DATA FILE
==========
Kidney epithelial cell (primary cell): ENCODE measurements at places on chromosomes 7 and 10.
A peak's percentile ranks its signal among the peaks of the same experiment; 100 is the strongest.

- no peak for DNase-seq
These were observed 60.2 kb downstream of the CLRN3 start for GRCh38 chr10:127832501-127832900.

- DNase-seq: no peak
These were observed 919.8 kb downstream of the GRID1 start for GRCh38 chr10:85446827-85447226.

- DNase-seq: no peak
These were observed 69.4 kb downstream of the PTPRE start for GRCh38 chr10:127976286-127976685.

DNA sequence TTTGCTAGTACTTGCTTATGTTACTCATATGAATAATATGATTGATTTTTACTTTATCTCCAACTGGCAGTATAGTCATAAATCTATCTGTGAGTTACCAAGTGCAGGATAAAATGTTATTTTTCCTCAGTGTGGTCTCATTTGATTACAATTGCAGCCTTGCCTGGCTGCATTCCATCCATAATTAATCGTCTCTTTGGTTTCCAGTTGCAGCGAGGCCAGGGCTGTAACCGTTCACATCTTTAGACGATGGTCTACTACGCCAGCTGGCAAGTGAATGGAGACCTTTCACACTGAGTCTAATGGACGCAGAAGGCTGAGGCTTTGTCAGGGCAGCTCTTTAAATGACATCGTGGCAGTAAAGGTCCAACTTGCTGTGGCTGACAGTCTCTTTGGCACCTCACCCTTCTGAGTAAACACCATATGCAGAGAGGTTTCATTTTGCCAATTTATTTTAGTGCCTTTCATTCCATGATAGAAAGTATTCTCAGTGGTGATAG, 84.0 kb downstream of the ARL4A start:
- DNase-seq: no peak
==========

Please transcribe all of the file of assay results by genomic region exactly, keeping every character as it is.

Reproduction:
Kidney epithelial cell (primary cell): ENCODE measurements at places on chromosomes 7 and 10.
A peak's percentile ranks its signal among the peaks of the same experiment; 100 is the strongest.

- no peak for DNase-seq
These were observed 60.2 kb downstream of the CLRN3 start for GRCh38 chr10:127832501-127832900.

- DNase-seq: no peak
These were observed 919.8 kb downstream of the GRID1 start for GRCh38 chr10:85446827-85447226.

- DNase-seq: no peak
These were observed 69.4 kb downstream of the PTPRE start for GRCh38 chr10:127976286-127976685.

DNA sequence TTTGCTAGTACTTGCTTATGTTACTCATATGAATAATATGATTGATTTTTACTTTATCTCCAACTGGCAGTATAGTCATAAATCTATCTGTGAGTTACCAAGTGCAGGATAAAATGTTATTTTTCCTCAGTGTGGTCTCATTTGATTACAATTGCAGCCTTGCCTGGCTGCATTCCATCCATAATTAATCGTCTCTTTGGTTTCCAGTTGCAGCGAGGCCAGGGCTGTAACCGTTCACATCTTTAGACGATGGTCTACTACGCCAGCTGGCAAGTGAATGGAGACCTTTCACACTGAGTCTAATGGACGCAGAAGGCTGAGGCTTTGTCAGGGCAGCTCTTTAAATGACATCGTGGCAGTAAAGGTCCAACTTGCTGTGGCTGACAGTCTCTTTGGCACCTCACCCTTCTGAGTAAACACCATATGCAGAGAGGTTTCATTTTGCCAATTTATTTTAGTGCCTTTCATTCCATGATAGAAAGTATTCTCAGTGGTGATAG, 84.0 kb downstream of the ARL4A start:
- DNase-seq: no peak